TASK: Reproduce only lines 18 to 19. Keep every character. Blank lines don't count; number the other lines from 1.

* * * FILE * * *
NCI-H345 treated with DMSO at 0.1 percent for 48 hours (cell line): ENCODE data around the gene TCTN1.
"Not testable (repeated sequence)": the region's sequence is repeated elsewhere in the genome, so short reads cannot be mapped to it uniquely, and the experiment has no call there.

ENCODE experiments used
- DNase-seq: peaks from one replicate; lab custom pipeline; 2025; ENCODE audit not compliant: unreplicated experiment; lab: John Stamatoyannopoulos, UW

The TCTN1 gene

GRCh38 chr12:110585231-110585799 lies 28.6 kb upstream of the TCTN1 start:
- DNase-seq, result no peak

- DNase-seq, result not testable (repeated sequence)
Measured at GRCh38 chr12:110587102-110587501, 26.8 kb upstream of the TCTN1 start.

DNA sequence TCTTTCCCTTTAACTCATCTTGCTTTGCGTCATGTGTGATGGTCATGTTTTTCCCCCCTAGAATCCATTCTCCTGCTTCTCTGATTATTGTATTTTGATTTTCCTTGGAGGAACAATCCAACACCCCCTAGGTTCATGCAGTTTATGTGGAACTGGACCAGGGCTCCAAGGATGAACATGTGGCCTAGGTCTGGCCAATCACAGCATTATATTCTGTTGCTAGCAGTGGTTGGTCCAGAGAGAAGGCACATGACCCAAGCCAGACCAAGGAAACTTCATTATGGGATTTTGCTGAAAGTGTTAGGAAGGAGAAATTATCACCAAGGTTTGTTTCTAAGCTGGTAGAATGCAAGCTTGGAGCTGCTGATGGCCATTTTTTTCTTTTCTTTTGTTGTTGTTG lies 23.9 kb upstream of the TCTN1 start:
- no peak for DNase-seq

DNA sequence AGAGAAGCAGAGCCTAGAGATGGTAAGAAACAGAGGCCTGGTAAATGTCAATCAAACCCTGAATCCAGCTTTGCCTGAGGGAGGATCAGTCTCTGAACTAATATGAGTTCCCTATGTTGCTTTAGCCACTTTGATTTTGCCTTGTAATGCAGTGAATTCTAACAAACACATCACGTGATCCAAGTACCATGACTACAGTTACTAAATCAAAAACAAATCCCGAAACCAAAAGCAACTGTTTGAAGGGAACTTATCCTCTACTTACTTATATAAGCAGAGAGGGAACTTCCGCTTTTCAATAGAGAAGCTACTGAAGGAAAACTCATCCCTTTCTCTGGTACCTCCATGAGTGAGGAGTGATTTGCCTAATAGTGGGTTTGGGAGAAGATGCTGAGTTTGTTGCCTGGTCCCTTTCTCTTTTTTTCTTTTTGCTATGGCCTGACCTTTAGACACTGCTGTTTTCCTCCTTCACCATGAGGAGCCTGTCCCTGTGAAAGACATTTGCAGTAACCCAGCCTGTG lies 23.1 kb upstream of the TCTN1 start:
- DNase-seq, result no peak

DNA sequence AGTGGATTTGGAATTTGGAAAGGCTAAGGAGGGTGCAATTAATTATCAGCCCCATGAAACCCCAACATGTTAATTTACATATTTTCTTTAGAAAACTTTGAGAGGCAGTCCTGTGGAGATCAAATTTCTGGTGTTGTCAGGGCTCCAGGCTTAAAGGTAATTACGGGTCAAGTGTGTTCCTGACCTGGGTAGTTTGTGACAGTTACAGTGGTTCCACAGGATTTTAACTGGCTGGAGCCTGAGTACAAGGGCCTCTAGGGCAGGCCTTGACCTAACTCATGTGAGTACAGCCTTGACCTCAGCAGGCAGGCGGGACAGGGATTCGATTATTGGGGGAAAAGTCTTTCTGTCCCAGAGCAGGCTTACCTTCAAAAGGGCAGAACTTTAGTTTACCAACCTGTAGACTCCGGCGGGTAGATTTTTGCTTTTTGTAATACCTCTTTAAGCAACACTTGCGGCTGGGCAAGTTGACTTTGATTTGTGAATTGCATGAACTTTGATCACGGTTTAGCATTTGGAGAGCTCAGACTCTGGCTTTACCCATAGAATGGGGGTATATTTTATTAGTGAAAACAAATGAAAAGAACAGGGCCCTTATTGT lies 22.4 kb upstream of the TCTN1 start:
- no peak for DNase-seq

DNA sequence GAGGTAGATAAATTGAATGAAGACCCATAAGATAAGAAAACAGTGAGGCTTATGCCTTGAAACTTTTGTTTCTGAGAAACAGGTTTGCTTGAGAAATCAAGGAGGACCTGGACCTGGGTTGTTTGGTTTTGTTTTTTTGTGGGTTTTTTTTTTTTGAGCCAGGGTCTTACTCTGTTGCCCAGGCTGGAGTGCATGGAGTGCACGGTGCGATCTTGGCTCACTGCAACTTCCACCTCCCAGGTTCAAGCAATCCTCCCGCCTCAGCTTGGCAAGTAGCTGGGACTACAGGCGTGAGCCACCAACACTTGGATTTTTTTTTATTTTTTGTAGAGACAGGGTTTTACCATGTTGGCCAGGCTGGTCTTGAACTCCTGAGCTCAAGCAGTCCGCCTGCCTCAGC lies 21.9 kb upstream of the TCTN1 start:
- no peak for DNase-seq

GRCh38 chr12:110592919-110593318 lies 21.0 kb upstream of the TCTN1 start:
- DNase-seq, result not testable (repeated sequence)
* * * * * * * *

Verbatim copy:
GRCh38 chr12:110592919-110593318 lies 21.0 kb upstream of the TCTN1 start:
- DNase-seq, result not testable (repeated sequence)